Now, to make things complicated: Safari's Web Inspector claims the content is not fetched from cache. But using Wireshark reveals that within the first 60 seconds it does not make new requests, and in Safari's Web Inspector one then sees that the dates in the response do not change when clicking the logo, despite the label "Cached: no":

That's not the expected behaviour. When logged in, the server responds with either:

Cache-Control: public, max-age=60   
Expires: Sun, 30 Mar 2014 18:55:51 GMT  
Last-Modified: Sun, 30 Mar 2014 18:54:51 GMT    
Vary: *
Date: Sun, 30 Mar 2014 18:54:51 GMT


Cache-Control public, no-cache="Set-Cookie", max-age=60
Set-Cookie: ... expires=Tue, 30-Sep-2014 18:54:51 GMT; path=/; HttpOnly
Expires: Sun, 30 Mar 2014 18:55:51 GMT  
Last-Modified: Sun, 30 Mar 2014 18:54:51 GMT    
Vary: *
Date: Sun, 30 Mar 2014 18:54:51 GMT

Note the Vary: * header above, for which the specifications say:

When the cache receives a subsequent request whose Request-URI specifies one or more cache entries including a Vary header field, the cache MUST NOT use such a cache entry to construct a response to the new request unless all of the selecting request-headers present in the new request match the corresponding stored request-headers in the original request.
A Vary header field-value of "*" always fails to match and subsequent requests on that resource can only be properly interpreted by the origin server.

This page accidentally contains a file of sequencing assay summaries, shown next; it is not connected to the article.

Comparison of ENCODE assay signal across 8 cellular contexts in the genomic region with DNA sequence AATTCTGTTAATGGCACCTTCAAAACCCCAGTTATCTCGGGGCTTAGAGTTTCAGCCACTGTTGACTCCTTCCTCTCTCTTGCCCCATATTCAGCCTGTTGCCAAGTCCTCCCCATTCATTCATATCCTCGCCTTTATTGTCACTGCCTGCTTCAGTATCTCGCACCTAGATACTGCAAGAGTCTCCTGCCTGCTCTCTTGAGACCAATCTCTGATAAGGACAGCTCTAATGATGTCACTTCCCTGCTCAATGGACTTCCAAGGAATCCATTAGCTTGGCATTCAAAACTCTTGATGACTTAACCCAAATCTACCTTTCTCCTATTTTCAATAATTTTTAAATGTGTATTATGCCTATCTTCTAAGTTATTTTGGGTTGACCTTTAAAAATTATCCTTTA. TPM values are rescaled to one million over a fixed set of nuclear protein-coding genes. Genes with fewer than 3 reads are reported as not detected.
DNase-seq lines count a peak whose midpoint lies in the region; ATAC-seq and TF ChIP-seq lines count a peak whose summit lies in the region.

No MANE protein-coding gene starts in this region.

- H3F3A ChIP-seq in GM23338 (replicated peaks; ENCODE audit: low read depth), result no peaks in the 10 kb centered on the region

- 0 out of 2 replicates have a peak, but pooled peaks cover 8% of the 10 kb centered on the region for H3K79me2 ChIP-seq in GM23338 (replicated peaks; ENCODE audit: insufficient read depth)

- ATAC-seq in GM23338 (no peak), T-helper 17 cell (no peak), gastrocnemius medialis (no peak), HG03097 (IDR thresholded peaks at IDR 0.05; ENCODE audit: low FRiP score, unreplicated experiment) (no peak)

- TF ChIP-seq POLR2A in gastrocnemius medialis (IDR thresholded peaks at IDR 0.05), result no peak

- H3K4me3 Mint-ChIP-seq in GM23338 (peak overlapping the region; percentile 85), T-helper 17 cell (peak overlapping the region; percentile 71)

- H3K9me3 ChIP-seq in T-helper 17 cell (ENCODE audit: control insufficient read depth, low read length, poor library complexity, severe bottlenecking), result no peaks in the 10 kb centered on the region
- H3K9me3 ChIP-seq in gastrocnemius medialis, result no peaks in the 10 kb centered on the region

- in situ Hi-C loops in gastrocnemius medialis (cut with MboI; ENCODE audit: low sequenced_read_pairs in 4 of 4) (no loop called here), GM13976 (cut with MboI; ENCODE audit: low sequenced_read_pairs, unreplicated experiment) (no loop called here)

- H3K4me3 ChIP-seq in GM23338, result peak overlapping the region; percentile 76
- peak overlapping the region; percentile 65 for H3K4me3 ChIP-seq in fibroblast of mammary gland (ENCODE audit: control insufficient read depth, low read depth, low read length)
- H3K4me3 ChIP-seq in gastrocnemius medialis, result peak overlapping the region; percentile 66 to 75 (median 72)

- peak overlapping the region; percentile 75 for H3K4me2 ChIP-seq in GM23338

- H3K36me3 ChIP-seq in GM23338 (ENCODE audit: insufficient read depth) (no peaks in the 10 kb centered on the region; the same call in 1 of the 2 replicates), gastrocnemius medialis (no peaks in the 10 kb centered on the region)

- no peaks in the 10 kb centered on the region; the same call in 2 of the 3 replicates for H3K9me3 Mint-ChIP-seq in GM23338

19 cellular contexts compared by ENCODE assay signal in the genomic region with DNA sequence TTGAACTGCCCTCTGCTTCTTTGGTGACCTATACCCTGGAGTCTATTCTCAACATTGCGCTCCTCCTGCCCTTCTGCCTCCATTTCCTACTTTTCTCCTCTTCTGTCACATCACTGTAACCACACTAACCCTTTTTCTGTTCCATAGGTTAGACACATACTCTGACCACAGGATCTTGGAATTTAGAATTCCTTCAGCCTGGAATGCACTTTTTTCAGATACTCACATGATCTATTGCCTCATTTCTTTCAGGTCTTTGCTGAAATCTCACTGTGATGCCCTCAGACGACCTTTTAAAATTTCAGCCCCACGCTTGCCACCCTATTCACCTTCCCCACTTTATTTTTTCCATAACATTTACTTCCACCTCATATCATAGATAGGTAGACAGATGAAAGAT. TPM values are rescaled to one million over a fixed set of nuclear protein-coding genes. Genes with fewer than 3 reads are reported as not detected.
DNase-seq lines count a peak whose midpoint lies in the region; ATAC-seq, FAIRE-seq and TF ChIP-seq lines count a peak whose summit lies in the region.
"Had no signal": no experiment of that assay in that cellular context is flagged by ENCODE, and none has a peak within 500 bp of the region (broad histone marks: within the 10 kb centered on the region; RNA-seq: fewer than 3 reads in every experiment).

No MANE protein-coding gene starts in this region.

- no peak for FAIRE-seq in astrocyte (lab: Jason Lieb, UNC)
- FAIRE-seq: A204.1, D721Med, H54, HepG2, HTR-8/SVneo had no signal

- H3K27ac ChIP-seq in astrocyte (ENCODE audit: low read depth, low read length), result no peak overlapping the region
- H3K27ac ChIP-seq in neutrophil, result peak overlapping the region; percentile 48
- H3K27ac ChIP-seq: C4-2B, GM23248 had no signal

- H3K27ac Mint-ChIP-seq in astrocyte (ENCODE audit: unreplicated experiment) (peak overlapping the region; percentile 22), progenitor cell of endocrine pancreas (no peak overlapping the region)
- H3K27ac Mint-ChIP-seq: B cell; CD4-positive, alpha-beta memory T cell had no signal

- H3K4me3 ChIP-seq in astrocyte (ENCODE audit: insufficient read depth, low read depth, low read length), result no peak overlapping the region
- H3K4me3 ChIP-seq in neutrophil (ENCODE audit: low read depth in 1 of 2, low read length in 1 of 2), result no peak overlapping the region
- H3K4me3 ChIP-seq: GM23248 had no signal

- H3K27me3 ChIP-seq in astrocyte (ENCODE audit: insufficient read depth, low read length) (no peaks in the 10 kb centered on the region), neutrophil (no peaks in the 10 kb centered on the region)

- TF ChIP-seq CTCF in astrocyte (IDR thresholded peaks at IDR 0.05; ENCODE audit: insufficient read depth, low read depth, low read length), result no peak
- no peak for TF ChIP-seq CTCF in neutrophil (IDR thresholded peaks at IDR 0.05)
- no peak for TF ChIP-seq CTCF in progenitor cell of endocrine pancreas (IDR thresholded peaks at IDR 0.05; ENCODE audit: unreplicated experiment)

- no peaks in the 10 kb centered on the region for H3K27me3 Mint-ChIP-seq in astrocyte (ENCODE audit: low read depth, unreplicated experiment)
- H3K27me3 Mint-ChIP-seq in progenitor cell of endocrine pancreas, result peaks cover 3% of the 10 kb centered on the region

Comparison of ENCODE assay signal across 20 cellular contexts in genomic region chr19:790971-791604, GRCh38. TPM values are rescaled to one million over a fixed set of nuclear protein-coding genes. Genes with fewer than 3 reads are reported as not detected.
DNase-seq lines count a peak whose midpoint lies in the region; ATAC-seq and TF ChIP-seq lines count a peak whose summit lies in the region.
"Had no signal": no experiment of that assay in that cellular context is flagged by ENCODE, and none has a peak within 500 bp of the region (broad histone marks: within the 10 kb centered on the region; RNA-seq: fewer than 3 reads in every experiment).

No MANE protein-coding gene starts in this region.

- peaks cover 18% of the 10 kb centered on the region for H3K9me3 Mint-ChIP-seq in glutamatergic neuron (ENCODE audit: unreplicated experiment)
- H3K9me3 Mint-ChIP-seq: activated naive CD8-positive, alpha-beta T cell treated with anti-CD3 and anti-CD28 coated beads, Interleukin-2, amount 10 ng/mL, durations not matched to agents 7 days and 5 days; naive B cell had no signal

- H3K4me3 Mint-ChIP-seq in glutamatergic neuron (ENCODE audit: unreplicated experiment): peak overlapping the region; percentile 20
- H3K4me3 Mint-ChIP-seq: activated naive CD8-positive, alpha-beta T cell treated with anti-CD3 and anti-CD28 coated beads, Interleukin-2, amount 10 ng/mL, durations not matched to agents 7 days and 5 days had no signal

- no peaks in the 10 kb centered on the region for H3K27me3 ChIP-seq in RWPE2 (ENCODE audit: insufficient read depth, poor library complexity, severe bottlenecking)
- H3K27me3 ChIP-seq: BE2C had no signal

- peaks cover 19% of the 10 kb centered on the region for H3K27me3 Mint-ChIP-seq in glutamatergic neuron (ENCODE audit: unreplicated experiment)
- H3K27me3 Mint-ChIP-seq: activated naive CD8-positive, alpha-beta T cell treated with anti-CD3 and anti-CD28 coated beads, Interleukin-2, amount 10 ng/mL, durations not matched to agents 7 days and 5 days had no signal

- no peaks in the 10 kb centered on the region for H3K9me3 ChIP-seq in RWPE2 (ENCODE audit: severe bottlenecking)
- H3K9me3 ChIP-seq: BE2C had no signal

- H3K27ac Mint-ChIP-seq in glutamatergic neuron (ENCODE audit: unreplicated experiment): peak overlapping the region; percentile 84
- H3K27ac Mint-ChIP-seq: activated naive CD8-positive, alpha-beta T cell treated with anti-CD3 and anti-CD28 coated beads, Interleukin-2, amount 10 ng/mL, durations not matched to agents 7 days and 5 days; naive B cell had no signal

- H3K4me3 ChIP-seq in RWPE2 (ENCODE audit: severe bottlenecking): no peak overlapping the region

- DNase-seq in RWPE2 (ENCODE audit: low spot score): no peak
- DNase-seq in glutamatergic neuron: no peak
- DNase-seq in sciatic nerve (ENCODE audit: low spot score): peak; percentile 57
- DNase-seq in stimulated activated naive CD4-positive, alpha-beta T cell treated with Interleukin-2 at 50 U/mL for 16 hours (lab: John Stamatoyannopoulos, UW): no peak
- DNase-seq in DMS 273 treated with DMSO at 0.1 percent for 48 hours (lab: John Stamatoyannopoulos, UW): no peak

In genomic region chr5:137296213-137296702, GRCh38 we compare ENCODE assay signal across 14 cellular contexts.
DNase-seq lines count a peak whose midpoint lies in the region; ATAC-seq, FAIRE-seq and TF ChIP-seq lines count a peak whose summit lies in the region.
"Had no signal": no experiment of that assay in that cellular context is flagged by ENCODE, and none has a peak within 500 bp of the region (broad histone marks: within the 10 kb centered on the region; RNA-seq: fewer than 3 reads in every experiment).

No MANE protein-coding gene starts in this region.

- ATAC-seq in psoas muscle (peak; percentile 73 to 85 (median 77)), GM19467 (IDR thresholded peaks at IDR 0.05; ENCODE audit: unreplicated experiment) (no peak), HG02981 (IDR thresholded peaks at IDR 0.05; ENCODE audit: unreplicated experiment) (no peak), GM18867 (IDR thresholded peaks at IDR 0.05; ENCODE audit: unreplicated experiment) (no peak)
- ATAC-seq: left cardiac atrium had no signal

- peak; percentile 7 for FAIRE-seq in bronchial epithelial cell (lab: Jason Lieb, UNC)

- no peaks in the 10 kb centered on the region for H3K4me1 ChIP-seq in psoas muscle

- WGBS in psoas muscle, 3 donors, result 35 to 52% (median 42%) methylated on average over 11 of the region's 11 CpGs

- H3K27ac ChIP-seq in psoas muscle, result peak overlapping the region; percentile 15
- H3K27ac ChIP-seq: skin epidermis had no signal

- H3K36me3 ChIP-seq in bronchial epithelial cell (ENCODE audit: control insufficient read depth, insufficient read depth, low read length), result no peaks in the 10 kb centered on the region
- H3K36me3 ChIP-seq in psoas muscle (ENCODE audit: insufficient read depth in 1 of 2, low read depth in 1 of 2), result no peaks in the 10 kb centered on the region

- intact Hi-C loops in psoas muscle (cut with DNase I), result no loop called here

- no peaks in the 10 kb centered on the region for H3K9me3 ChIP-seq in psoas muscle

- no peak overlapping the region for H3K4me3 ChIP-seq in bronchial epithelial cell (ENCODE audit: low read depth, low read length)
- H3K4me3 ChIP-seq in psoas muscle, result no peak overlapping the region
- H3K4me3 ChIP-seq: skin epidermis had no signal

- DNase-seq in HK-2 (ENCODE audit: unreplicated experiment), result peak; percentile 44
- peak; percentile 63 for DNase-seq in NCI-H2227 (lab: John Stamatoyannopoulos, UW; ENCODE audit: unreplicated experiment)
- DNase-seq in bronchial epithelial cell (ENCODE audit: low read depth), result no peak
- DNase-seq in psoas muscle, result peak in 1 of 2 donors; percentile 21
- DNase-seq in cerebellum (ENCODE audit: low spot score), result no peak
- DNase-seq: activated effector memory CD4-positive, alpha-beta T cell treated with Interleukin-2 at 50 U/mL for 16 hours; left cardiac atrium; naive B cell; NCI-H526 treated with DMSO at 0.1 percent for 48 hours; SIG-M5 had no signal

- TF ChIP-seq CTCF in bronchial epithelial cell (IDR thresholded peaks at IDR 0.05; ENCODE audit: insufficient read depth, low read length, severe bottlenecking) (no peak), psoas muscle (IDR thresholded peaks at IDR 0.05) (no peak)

In Safari, within the 60 seconds that the cache is valid, clicking the logo will make Web Inspector show it makes a new request for the page without any restrictions. (Again: Wireshark reveals that no such request is made at all, so that information is false.) Only when waiting a full minute after the last request, clicking the logo will make Safari truly send a new request, with an additional conditional request header:

If-Modified-Since: Sun, 30 Mar 2014 18:54:51 GMT

Chrome and Firefox always make a real request. Chrome then always includes If-Modified-Since, while Firefox never sends that. Even with that header, when logged-in, the Stack Exchange server always seems to return a new page and never returns 304 Not Modified, not even on low-traffic sites such as Meta.

When not logged-in, 304 is used. And one sees that some server-side cache is doing some countdown, where the number 60 counts down to zero:

Cache-Control: public, max-age=34

This first made me think that Safari somehow got some cached server response while logged-in as well, until Wireshark showed me Safari's Web Inspector was showing fake details.

  • 2
    (Reported to Apple as #16468795.)
    – Arjan
    Mar 30 '14 at 22:00
  • Thankyou :) I'll keep my eyes peeled for a Safari update :D Mar 31 '14 at 1:23
  • I don't know much about this stuff but I did some research and thought I'd pass this your way, is this the same thing we are dealing with or am I off base? (Again I know barely any "HTML webkit javascript etc." stuff) mrclay.org/2009/02/24/… Mar 31 '14 at 1:27
  • 1
    Sounds like that is exactly the opposite, @Albert That browser cannot make up its mind, it seems ;-) (The good news is: that current bug might then not be over 5 years old!)
    – Arjan
    Mar 31 '14 at 15:20
  • That is good news indeed :) Mar 31 '14 at 16:52

You must log in to answer this question.

Not the answer you're looking for? Browse other questions tagged .